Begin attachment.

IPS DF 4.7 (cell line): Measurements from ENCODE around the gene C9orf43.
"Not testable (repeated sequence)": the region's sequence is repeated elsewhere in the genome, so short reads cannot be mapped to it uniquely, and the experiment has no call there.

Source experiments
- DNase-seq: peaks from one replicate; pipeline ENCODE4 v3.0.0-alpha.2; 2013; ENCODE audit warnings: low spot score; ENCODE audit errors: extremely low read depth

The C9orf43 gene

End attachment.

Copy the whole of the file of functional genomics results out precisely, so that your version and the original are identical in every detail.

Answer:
IPS DF 4.7 (cell line): Measurements from ENCODE around the gene C9orf43.
"Not testable (repeated sequence)": the region's sequence is repeated elsewhere in the genome, so short reads cannot be mapped to it uniquely, and the experiment has no call there.

Source experiments
- DNase-seq: peaks from one replicate; pipeline ENCODE4 v3.0.0-alpha.2; 2013; ENCODE audit warnings: low spot score; ENCODE audit errors: extremely low read depth

The C9orf43 gene